Nigeria’s House of Representatives has acknowledged it will consider policies including pay-per-view, pay-as-you-go and other price reduction strategies for Cable TV operators in Nigeria.
The House of Reps disclosed this on Wednesday after its Ad–hoc Committee on Non–Implementation of Pay–As–You–Go and sudden Increment of Tariffs, chaired by Rep Unyime Idem submitted its report for recommendation, according to the News Agency of Nigeria.
The House Committee urged the FG to implement policies included in the National Broadcasting Code and the Nigeria information Policy of 2014, adding that its implementation would boost competition in the sector, citing Nigeria’s entertainment sector as a potential industry with limitless opportunities
What the committee highlighted:
Visible absence of competitors in the industry was tacit approval of monopoly of the industry by the present operators.
The House urged the timely application of government regulatory intervention measures already to improve the industry and meet the people’s calls for Pay-as-you-go, Pay-Per-View and price reduction.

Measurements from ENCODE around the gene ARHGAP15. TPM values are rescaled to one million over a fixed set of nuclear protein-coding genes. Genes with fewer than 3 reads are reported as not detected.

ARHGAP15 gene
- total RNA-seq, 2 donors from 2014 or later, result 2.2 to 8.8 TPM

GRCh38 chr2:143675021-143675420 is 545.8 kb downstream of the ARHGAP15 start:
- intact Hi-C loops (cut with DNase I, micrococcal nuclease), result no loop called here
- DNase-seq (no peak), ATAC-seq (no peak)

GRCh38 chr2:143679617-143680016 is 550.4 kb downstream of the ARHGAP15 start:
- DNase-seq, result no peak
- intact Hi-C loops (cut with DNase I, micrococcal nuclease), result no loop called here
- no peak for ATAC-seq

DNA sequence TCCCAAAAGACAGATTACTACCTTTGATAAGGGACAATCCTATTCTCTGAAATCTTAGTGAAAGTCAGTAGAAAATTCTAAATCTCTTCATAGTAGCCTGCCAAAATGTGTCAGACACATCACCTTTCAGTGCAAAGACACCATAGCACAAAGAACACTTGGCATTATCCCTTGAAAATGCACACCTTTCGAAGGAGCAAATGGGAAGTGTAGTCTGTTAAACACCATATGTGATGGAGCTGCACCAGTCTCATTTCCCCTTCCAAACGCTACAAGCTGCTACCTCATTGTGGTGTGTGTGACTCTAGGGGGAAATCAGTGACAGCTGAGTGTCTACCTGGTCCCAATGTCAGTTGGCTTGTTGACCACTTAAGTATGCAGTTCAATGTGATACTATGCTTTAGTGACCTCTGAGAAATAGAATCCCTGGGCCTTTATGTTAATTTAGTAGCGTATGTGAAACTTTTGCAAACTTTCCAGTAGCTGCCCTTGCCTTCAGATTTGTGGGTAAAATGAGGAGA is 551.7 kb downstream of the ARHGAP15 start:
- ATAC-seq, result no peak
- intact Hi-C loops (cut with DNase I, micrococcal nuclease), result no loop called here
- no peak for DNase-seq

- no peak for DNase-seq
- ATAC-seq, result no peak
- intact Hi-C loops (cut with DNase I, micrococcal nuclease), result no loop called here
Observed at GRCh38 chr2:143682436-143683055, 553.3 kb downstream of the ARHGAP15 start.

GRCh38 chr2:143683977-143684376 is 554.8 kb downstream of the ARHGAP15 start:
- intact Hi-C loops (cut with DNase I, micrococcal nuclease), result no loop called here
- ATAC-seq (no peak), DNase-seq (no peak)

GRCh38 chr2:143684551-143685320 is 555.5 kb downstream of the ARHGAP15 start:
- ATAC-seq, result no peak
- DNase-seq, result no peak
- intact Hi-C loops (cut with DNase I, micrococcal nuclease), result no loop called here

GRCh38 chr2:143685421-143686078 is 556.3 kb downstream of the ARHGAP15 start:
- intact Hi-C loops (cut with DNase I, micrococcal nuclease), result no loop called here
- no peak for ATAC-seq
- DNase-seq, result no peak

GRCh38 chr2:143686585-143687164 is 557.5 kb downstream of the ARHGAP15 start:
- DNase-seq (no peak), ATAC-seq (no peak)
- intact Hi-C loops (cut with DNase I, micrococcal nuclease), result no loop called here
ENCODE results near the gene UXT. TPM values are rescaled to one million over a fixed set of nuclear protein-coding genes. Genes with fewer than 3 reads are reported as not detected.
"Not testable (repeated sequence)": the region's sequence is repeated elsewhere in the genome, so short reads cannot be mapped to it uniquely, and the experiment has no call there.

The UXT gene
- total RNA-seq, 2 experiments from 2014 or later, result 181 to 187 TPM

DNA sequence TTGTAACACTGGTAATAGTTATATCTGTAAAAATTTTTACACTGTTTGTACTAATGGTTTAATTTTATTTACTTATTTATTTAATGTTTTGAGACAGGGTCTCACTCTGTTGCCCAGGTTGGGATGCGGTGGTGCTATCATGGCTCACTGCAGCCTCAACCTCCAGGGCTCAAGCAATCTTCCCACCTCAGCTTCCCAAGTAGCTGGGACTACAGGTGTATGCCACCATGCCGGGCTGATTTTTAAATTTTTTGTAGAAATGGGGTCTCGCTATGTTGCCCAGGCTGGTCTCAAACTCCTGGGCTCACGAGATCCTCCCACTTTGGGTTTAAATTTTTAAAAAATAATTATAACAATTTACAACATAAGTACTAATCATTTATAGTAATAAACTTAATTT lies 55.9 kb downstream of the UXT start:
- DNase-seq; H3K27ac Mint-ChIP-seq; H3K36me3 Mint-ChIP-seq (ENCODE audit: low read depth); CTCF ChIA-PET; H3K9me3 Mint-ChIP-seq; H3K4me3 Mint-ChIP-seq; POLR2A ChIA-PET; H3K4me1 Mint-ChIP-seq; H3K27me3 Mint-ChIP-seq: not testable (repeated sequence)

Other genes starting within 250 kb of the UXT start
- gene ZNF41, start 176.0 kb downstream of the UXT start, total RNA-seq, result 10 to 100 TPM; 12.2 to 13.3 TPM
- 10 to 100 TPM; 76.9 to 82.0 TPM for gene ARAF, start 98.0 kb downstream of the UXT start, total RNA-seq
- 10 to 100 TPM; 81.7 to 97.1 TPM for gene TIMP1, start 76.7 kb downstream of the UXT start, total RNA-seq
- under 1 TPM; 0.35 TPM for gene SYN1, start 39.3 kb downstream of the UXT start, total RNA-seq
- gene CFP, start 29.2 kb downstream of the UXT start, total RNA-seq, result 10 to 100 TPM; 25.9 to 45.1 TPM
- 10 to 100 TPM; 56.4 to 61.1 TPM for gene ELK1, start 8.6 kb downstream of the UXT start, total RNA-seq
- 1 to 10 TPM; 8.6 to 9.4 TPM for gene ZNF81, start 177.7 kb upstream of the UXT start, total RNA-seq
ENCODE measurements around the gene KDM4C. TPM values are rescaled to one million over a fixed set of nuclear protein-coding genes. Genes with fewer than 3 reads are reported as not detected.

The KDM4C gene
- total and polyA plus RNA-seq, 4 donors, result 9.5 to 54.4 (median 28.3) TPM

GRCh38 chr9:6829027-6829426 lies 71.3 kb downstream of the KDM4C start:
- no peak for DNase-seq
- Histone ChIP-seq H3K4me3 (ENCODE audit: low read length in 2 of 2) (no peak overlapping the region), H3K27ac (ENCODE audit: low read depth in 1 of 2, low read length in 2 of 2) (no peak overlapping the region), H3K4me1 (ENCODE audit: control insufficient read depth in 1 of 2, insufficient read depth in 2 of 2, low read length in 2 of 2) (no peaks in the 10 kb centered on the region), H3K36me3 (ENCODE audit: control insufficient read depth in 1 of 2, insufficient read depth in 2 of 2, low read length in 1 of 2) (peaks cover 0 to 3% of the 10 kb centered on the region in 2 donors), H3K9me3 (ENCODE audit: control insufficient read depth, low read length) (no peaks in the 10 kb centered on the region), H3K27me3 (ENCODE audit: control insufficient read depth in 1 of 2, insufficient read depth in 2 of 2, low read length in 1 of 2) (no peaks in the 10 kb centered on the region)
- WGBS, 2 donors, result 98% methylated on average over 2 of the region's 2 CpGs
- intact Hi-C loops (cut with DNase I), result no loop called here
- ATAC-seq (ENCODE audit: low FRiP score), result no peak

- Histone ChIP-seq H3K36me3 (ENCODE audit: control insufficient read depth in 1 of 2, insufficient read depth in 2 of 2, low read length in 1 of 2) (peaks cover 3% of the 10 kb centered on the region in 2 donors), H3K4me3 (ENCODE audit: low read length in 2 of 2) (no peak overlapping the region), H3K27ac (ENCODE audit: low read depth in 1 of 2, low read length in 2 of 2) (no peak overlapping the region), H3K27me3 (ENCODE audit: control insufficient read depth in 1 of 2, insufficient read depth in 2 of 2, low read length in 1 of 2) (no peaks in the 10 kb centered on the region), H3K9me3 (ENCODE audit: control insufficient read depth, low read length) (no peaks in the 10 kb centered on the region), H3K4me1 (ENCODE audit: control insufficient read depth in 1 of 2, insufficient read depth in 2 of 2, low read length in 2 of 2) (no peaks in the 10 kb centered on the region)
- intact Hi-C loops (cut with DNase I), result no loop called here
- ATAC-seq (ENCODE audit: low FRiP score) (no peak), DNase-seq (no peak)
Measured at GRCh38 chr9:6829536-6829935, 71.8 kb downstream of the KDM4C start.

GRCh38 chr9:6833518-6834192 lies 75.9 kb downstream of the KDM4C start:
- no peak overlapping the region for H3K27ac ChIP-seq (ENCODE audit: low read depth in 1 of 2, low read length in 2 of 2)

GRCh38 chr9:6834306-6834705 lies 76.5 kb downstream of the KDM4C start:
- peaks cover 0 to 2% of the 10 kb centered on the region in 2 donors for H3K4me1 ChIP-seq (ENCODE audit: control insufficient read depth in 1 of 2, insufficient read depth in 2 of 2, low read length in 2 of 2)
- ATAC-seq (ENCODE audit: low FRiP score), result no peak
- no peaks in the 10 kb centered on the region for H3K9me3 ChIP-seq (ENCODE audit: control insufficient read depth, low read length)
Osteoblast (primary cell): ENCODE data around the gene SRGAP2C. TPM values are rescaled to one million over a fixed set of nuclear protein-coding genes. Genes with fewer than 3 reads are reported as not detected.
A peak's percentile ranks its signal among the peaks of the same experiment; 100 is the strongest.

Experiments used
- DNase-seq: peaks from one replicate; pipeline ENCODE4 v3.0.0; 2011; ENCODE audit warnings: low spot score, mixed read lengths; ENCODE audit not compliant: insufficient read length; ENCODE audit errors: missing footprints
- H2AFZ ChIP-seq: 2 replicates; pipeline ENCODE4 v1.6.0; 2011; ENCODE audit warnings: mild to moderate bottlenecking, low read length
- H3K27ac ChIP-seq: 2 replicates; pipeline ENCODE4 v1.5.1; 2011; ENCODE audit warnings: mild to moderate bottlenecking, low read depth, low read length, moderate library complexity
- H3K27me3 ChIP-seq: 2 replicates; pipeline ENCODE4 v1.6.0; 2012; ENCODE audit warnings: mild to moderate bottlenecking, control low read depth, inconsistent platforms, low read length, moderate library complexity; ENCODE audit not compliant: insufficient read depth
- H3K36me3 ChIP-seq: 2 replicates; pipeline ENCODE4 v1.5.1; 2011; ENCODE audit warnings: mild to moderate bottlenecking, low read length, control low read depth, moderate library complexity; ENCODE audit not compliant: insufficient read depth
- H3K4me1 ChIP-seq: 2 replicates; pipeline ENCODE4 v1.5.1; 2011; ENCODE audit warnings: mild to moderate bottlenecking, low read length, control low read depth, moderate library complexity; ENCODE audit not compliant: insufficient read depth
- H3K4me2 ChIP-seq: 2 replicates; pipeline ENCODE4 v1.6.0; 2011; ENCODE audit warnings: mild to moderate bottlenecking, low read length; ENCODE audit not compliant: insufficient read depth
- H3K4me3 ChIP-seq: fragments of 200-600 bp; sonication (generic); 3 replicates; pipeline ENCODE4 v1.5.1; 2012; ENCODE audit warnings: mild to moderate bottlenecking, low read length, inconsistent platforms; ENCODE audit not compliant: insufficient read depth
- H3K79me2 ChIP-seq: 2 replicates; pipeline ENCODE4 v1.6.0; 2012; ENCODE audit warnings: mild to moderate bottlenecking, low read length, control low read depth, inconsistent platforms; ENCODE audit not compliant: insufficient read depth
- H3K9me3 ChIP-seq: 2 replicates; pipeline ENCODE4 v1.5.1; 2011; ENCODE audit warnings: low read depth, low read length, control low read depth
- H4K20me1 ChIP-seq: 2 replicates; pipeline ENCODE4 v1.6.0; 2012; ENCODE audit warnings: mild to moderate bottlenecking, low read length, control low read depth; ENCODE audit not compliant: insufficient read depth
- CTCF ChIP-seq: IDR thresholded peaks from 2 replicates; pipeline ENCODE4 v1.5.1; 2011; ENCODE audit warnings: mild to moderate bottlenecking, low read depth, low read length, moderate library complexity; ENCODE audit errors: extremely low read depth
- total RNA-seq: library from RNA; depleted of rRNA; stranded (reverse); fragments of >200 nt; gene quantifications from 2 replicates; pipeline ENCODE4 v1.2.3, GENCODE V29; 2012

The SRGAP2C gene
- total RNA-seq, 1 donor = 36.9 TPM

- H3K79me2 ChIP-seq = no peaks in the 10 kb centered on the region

It also called for operations in the industry to be brought up to 21st-century standards regulatory oversight.
The House added that it had the power to license and regulate the activities of service providers and also has the power to moderate in the protection of consumers.
It acknowledged that unstable FX policies in Nigeria may also affect the costs of subscription and also the increment of VAT by 2.5 per cent in 2020.
It revealed that Nigeria’s NigComSat under-utilised could be used for boosting local content through the cable as Nigeria youth unemployment issues could be solved by offering employment on pay-tv.
What you should know
Last year, Multichoice revealed that the Pay-As-You-Go (PAYG) billing model advocated by Nigerians is not technically and commercially feasible in addition to being impossible.
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Chief Executive Officer of MultiChoice Nigeria, John Ugbe told lawmakers that satellite broadcasters, cannot offer pay television services because satellite broadcasting is a one-way system and does not enable broadcasters to determine when a subscriber is connected and/or watching or what channel is being viewed.